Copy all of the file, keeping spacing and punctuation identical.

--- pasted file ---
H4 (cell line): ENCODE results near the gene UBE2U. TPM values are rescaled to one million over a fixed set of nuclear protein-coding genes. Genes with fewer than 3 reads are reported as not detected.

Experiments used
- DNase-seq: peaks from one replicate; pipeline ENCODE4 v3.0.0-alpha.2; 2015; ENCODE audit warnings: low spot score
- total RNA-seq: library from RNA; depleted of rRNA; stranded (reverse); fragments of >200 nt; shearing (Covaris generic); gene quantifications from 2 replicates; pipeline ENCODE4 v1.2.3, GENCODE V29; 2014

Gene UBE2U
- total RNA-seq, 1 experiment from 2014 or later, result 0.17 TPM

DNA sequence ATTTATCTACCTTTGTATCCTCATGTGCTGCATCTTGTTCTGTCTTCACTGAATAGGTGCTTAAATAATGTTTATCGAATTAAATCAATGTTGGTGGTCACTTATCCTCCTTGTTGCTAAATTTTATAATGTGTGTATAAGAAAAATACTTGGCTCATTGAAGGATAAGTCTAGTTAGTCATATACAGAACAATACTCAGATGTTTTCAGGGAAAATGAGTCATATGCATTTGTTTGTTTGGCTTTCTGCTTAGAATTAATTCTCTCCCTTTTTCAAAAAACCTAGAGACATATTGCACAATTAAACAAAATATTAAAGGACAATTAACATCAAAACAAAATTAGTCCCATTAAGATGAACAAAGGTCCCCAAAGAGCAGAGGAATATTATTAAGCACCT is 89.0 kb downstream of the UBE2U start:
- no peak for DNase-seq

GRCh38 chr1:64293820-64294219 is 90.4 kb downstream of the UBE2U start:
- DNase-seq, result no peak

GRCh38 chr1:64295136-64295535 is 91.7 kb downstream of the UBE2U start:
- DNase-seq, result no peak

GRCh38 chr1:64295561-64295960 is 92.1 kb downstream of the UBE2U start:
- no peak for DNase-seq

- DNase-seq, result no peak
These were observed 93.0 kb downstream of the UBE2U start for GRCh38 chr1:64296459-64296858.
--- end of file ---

H4 (cell line): ENCODE results near the gene UBE2U. TPM values are rescaled to one million over a fixed set of nuclear protein-coding genes. Genes with fewer than 3 reads are reported as not detected.

Experiments used
- DNase-seq: peaks from one replicate; pipeline ENCODE4 v3.0.0-alpha.2; 2015; ENCODE audit warnings: low spot score
- total RNA-seq: library from RNA; depleted of rRNA; stranded (reverse); fragments of >200 nt; shearing (Covaris generic); gene quantifications from 2 replicates; pipeline ENCODE4 v1.2.3, GENCODE V29; 2014

Gene UBE2U
- total RNA-seq, 1 experiment from 2014 or later, result 0.17 TPM

DNA sequence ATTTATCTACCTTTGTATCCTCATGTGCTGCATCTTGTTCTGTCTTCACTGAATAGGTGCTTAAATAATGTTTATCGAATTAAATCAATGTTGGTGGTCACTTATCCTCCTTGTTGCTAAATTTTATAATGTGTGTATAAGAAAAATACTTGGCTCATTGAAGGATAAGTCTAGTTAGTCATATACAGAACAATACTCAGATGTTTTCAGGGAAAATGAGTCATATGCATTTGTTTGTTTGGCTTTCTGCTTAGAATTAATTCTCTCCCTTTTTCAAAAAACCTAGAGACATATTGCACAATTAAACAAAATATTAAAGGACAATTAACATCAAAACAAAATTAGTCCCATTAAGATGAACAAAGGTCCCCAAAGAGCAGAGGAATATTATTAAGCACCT is 89.0 kb downstream of the UBE2U start:
- no peak for DNase-seq

GRCh38 chr1:64293820-64294219 is 90.4 kb downstream of the UBE2U start:
- DNase-seq, result no peak

GRCh38 chr1:64295136-64295535 is 91.7 kb downstream of the UBE2U start:
- DNase-seq, result no peak

GRCh38 chr1:64295561-64295960 is 92.1 kb downstream of the UBE2U start:
- no peak for DNase-seq

- DNase-seq, result no peak
These were observed 93.0 kb downstream of the UBE2U start for GRCh38 chr1:64296459-64296858.